“I will note that COMP360 treatment is not designed to utilise psychotherapy but instead, psychological support, which primarily focuses on safeguarding patients”, he explained. “In fact, we think it is inappropriate to refer to psilocybin treatment as psychedelic-assisted psychotherapy as commonly occurs.”
“Regulators generally evaluate and approve investigational drug candidates based on quality, safety and efficacy. They have not historically evaluated or regulated psychotherapy. Our approach is clear to achieve regulatory approval, the drug effect needs to be established unambiguously in clinical trials, which is only possible with any psychological support is applied in a consistent way and is not an alternative treatment itself.”
As we noted in Bulletin #141 (and our 2022 Year in Review), COMPASS has sought—via a Commentary piece in the American Journal of Psychiatry and an associated press release—to further distance its self-described “psilocybin treatment” from “psilocybin-assisted psychotherapy”.
“Why might the use of the terms ‘psilocybin-assisted therapy’ or ‘psychedelic-assisted therapy’ move the authors to pen this article? …”
“COMPASS is gunning for FDA approval, but FDA’s remit doesn’t conventionally extend to psychotherapy. What’s more, FDA expects to see a submission that’s formed of ‘adequate and well-controlled’ studies. Given the much-discussed difficulties of expectancy effects and blinding challenges in psychedelic studies, it’s in COMPASS’ interest to present as if they are able to disaggregate or isolate the pharmacological effect as much as possible.”
As such, it wasn’t surprising to hear Goodwin toeing this particular line on the call, tying it in with the FDA’s draft guidance for good measure.
atai Announces PCN-101 IV-to-Subcutaneous Bridging Results
This week Perception Neuroscience, an atai subsidiary, announced results from its Phase 1 IV-to-subcutaneous (SQ) bridging study of its R-ketamine candidate, PCN-101.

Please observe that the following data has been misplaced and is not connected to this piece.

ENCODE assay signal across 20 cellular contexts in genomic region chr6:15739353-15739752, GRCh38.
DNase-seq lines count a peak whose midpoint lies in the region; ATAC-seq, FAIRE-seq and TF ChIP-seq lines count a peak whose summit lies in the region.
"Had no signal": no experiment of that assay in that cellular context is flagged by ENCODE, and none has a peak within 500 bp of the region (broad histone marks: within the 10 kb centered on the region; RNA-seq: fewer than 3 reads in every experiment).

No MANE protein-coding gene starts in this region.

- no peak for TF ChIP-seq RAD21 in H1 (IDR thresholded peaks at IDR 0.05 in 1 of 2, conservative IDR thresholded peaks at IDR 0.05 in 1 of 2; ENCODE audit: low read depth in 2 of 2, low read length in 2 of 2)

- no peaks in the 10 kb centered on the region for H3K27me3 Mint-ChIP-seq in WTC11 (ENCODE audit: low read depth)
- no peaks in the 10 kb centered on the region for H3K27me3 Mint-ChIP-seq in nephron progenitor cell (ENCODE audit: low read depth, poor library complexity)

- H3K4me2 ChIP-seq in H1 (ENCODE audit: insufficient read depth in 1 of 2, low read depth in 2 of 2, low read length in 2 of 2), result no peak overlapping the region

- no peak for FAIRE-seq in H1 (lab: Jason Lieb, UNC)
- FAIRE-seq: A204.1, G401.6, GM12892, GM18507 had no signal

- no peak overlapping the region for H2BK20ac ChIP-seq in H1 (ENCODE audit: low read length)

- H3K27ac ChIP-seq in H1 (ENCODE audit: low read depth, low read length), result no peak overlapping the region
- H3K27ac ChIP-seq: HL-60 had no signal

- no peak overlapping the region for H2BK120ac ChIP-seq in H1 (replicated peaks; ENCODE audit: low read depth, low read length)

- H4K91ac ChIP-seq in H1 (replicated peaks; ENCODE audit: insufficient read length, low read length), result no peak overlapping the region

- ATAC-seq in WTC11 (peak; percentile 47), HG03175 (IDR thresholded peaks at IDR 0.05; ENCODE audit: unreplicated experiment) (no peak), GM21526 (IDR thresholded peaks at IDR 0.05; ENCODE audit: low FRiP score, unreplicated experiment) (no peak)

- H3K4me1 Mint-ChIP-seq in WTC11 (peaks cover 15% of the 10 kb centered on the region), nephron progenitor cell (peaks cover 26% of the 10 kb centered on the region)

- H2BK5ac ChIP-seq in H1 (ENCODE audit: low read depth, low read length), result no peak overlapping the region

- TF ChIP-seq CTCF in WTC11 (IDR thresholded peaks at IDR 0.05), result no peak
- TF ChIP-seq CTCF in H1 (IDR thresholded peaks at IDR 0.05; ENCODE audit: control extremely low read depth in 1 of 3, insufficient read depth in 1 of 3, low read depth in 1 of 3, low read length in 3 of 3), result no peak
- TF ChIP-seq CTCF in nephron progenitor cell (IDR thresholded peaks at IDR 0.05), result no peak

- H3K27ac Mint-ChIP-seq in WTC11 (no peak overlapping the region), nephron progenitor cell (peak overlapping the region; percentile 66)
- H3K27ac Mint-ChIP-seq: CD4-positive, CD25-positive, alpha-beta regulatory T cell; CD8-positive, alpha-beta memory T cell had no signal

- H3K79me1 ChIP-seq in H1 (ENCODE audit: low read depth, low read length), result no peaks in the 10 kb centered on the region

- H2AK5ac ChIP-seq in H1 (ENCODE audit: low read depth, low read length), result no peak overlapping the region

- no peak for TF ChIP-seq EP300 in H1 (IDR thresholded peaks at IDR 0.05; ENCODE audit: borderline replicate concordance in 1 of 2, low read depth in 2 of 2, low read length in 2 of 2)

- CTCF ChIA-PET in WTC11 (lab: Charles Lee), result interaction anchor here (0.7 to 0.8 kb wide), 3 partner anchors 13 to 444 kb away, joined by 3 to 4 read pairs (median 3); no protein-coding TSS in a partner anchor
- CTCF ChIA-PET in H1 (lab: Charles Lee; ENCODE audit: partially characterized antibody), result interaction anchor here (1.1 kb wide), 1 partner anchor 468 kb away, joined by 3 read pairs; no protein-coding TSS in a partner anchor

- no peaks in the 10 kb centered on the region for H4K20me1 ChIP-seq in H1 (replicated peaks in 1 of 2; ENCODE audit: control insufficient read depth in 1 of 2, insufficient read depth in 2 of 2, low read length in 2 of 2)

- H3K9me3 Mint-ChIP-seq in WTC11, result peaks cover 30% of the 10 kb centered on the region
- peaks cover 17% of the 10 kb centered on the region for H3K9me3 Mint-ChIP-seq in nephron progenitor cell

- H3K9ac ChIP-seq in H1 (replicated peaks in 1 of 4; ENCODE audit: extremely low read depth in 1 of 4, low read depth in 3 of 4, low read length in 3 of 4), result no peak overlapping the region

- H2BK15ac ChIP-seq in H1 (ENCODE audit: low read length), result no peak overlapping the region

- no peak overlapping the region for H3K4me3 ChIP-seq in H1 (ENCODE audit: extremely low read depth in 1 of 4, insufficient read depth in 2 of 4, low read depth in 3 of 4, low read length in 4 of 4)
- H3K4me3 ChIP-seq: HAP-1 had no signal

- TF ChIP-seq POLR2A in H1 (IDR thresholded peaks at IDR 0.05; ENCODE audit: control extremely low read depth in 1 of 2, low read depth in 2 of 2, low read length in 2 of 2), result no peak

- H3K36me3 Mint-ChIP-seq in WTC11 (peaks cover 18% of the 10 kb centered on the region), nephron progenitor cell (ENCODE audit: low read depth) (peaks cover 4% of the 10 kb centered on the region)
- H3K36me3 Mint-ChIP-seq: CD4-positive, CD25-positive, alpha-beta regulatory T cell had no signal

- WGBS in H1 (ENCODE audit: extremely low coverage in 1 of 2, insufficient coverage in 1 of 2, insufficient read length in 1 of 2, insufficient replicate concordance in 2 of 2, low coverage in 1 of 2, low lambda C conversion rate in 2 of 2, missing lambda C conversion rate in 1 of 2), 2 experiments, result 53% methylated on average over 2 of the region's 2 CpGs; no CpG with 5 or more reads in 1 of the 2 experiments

The study, which enrolled 16 healthy participants, found that PCN-101 was generally well-tolerated via this administration route with no serious adverse events reported. “Encouragingly,” the company writes, “at the highest SQ dose of 120mg, rates of sedation … and dissociation … were each 14%.”
atai was keen to point out that the safety and tolerability profile “compares favorably to that of Spravato, for which rates of sedation and dissociation have been reported to be in the ranges of 50-61% and 61-69%”.
It’s not surprising that atai is looking to present its R-ketamine product as a potential alternative to Janssen’s esketamine product, Spravato. The product’s recent success was mentioned on COMPASS’ earnings call, too, when CEO Kabir Nath noted in his opening remarks that the esketamine product has “now achieved sales of $255 million for the first half of the year in the U.S. with quarter-over-quarter growth of roughly 30%”. atai will hope that SQ PCN-101 will be able to be taken at home, versus Spravato which is self-administered by the patient under the supervision of a healthcare provider.
But, it’s unlikely to be atai or Perception pushing things forward from here on out. The pair continue to work on exploring “strategic options”, the press release ends. (See our January analysis for a refresher on PCN-101’s ill-fated Phase 2a study.)